Cloud computing platforms, low-cost application frameworks and more nimble development are among the top changes for application development in 2010, according to Forrester Research. Cloud computing has great potential to relieve development teams of the burden of buying, installing and configuring servers, storage and networks for their applications, according to the authors. More pointedly, Forrester projects a bright future for application frameworks that are outside the traditional .NET and Java EE spheres of influence. The firm expects Flex, Tomcat, Dojo, Drupal, GWT, JBoss, Ruby on Rails, Spring and Zend to gain traction. In applying such software, teams will use a fit-to-purpose approach. “The organization will define multiple ‘good enough’ platforms, each optimized for different application scenarios,” according to the Forrester authors. The report authors align these frameworks with a tide of developer technology populism that will continue to surge, and lead program managers and enterprise architects to avoid treating developers as “a bunch of chaotic critters that must be fenced in for their own good.” http://itknowledgeexchange.techtarget.com/soa-talk/forrester-points-to-2010-changes-in-application-development
- Posted by: Jack Vaughan
- Posted on: January 06 2010 10:12 EST
- Agree by Nikita Ivanov on January 06 2010 19:21 EST
- Re: Cloud and lightweight frameworks key in 2010: Forrester by Nati Shalom on January 09 2010 02:17 EST
- Re: Cloud and lightweight frameworks key in 2010: Forrester by Sateesh Narahari on January 12 2010 18:17 EST
- Re: Cloud and lightweight frameworks key in 2010: Forrester by Patrick Angeles on January 11 2010 10:44 EST
- Dojo, Spring and Hibernate, oh my! by Christopher Keene on January 11 2010 16:36 EST
For once I can actually share the sentiments expressed in these reports. In the sea of usual high-level b/s of these $1000/page reports this does look like it's rooted in some reality... Thanks, Nikita Ivanov. GridGain - Cloud Development Platform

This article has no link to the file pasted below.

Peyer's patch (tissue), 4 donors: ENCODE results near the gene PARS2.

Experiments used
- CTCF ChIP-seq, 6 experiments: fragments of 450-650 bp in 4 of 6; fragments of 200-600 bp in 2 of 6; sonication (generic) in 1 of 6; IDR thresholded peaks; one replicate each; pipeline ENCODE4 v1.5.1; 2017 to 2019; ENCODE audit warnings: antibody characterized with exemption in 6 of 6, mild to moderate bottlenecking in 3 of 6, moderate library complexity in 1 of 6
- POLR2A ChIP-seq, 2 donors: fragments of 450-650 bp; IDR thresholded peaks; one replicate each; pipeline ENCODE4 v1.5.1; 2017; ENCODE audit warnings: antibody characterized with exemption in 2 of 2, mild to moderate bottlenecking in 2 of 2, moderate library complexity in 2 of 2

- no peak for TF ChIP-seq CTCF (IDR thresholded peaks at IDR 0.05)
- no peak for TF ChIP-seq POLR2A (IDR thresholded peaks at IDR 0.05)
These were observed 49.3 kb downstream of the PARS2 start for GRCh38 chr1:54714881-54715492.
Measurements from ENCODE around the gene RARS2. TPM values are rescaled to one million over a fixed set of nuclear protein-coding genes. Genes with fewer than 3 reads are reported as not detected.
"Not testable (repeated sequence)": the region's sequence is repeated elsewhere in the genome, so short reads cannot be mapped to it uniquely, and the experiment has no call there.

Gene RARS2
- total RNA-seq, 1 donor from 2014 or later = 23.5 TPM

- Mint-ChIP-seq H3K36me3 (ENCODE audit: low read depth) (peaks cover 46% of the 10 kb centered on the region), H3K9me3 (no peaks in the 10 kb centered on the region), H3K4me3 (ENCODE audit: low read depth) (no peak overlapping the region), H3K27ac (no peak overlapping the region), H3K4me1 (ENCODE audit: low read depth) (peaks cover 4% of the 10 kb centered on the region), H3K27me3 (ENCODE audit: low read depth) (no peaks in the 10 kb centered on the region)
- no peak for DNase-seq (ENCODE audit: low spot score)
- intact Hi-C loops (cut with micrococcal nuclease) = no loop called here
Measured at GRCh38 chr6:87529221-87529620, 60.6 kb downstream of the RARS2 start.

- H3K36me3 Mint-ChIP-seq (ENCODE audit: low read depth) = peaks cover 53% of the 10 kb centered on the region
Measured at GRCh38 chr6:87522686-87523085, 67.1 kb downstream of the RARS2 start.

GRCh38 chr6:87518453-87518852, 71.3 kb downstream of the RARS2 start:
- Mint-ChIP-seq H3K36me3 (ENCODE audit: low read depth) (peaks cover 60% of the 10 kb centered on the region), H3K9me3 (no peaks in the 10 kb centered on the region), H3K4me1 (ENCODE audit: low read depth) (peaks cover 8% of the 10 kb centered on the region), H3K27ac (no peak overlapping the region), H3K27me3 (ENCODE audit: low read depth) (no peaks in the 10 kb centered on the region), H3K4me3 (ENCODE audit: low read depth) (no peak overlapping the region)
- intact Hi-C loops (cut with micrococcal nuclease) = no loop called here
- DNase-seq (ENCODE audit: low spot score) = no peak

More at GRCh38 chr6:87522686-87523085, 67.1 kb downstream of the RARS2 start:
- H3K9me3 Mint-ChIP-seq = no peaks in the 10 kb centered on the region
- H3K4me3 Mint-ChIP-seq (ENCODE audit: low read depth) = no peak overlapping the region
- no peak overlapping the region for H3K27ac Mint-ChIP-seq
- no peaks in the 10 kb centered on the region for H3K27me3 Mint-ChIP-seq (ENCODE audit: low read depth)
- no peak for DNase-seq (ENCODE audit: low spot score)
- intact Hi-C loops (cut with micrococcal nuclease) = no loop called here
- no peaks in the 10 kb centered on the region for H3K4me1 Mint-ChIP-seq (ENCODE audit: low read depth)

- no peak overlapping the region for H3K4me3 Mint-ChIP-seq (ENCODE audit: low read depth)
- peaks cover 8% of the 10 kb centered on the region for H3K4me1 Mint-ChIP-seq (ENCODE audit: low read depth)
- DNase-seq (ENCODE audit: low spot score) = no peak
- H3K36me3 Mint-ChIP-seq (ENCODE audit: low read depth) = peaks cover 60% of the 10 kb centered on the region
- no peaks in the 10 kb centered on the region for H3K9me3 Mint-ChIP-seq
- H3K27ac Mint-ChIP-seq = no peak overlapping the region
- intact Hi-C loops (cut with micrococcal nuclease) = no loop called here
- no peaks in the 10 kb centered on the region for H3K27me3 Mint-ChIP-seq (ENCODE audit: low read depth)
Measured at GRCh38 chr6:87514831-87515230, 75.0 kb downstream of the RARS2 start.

I also believe that cloud would change the way current middleware products are used in the current enterprise IT. One of main complexity with current middleware products is setting and managing database, messaging or application clusters. Today there is a too much static configuration and manual work involved in managing large scale deployments. Amazon SimpleDB or SQS provides a good example on how middleware should be used in the cloud era. User need only to call an API and get the required service. The entire provisioning, setup, scaling, high availability should be completely abstracted from the user. So IMO 2010 would be the year of the MaaS - Middleware As A Service. Nati S. GigaSpaces - Cloud Enabled Middleware
I also believe that cloud would change the way current middleware products are used in the current enterprise IT.
+1. One of the trends move towards cloud would influence is to lighten the workloads and the target runtimes that these workloads run on. For example, if you are moving your web applications to a cloud, thats an opportunity to reconsider your app server - does it really need a full blown Java EE app server or can you run on Tomcat/Tcat Server :) Sateesh
The firm expects Flex, Tomcat, Dojo, Drupal, GWT, JBoss, Ruby on Rails, Spring and Zend to gain traction.Way to make a prediction there, pick a couple ten frameworks that already have traction ;-) Also, last I checked, Tomcat, JBoss and Spring are squarely in the Java EE sphere of influence...
Forrester's technology predictions line up pretty well with what we at WaveMaker picked (Dojo, Spring, Hibernate). We are looking to go the lightweight frameworks one step better by introducing a visual development environment (think PowerBuilder or MS Access for the web) that is available under an Apache license. In the Java world anyway, it seems that Spring/Hibernate are kinda no brainers and Dojo is one of a few good FOSS choices (including GWT, jquery).